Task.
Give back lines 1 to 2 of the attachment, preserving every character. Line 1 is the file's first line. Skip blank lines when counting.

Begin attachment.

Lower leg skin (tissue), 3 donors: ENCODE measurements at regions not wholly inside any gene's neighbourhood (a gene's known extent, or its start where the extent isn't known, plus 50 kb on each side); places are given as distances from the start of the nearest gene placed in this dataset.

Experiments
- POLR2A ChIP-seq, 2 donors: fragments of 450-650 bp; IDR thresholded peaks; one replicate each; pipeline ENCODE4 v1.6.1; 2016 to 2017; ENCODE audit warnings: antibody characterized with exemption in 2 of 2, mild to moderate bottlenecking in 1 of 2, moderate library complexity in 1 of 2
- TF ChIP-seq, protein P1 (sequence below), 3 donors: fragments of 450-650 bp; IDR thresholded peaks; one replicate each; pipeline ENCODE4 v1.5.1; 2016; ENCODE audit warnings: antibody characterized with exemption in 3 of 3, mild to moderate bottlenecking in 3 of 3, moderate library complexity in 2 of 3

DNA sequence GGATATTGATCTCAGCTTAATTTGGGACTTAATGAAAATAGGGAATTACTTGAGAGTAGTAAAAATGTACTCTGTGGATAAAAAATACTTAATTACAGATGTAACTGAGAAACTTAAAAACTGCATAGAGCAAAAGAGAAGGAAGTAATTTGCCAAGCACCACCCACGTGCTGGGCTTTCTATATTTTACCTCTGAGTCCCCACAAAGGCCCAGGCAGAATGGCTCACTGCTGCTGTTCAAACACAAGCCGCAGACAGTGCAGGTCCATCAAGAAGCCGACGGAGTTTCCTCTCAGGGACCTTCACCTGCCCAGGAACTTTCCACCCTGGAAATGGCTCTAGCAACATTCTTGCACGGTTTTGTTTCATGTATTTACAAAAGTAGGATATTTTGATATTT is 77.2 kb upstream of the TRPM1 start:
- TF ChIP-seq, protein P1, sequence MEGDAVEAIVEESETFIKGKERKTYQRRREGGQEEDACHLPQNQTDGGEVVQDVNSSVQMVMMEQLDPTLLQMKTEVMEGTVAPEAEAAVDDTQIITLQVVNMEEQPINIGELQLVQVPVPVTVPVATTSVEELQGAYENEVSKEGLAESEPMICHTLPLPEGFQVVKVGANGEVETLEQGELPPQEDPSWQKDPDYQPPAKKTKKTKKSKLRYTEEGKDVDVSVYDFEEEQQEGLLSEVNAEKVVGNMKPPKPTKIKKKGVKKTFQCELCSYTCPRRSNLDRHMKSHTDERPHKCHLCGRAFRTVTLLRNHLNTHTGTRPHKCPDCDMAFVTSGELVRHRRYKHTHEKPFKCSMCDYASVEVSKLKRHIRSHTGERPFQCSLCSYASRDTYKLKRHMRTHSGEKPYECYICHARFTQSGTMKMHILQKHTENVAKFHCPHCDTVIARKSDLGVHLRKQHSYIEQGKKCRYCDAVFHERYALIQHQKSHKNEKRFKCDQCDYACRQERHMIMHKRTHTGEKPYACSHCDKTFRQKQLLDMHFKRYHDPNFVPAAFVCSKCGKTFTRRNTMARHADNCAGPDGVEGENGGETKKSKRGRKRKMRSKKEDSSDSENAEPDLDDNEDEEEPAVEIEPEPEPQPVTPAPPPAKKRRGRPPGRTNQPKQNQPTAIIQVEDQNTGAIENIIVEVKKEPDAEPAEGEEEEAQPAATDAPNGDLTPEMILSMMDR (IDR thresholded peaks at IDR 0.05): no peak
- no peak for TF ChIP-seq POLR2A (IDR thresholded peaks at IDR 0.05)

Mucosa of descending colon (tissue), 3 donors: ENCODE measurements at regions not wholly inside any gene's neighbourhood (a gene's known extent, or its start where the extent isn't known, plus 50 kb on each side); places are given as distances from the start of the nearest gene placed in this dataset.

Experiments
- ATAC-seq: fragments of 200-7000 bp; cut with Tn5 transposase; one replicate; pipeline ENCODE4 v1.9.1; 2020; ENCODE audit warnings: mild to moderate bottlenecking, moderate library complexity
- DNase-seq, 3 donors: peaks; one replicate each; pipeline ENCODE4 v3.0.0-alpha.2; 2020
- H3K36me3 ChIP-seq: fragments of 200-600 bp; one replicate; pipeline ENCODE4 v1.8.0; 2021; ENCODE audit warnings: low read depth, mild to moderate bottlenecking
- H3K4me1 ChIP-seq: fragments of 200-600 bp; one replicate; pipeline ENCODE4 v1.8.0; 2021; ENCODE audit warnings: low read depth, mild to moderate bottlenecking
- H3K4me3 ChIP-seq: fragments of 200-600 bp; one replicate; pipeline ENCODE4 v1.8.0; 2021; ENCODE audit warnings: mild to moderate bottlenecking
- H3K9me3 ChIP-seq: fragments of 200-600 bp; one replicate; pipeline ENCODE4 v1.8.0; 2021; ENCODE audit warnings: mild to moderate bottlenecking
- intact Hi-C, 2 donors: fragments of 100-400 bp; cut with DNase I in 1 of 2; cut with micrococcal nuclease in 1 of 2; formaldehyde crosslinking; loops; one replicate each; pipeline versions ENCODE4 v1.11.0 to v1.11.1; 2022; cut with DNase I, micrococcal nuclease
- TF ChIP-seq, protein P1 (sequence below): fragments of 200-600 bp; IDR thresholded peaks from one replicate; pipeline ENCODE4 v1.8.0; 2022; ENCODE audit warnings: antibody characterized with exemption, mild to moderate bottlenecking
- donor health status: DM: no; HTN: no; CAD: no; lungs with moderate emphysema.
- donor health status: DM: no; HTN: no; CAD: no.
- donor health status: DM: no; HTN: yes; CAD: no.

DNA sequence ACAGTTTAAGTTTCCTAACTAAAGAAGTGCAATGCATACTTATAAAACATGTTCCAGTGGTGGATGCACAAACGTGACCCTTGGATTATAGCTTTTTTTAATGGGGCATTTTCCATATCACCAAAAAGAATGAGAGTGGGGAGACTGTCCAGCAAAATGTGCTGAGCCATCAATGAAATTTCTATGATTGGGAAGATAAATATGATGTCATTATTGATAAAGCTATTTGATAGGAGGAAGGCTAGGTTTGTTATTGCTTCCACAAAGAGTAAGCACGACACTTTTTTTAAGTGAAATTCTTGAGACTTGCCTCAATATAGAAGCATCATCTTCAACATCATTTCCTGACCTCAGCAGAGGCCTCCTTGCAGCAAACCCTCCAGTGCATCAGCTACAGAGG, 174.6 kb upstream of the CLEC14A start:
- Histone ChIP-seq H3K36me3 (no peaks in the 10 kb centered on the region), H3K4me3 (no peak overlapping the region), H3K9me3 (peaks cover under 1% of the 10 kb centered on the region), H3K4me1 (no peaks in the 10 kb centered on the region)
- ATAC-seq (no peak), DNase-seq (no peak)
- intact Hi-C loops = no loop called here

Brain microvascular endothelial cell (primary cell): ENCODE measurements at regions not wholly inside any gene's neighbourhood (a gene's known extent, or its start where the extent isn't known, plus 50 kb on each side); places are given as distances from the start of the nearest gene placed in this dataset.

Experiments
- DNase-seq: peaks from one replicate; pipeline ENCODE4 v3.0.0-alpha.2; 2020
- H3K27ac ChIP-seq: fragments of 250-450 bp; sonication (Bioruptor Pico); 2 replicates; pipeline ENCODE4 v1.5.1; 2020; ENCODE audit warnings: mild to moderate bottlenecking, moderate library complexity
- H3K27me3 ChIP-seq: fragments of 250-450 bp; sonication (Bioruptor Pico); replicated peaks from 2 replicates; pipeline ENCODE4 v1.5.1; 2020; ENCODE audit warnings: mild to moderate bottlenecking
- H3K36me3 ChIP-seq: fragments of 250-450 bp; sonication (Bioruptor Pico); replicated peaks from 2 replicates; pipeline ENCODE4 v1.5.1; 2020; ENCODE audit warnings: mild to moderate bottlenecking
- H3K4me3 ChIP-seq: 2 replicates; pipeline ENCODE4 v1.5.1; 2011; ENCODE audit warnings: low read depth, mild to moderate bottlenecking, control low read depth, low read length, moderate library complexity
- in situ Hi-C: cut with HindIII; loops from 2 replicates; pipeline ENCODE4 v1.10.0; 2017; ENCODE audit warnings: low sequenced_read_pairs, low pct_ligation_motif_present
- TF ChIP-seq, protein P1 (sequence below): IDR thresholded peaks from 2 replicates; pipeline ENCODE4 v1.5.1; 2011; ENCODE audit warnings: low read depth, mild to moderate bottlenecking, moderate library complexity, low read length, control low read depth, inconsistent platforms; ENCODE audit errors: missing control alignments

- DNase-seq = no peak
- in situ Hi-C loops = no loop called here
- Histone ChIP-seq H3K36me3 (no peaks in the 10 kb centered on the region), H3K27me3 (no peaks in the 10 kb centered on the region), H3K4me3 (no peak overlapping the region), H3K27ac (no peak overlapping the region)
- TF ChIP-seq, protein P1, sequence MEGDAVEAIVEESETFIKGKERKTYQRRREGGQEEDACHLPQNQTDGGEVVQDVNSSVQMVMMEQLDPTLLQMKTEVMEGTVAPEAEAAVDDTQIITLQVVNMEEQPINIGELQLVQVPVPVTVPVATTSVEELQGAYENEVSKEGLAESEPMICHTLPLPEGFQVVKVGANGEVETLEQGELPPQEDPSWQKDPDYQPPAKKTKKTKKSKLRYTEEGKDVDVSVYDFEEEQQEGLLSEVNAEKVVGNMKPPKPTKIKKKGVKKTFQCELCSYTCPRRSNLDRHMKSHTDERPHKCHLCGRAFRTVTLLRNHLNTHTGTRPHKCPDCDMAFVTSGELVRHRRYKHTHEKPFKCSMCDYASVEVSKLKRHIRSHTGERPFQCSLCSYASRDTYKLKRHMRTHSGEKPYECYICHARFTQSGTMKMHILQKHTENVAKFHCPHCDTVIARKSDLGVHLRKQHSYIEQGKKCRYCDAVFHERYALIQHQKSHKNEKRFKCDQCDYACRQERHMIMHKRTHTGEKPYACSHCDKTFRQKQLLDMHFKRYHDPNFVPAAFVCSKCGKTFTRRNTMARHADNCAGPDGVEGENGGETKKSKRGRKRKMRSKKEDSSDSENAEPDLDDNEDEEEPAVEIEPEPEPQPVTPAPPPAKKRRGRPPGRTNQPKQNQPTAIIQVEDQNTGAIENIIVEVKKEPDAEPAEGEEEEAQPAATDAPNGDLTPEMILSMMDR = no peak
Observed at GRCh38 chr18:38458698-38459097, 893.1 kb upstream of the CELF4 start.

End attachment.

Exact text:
Lower leg skin (tissue), 3 donors: ENCODE measurements at regions not wholly inside any gene's neighbourhood (a gene's known extent, or its start where the extent isn't known, plus 50 kb on each side); places are given as distances from the start of the nearest gene placed in this dataset.

Experiments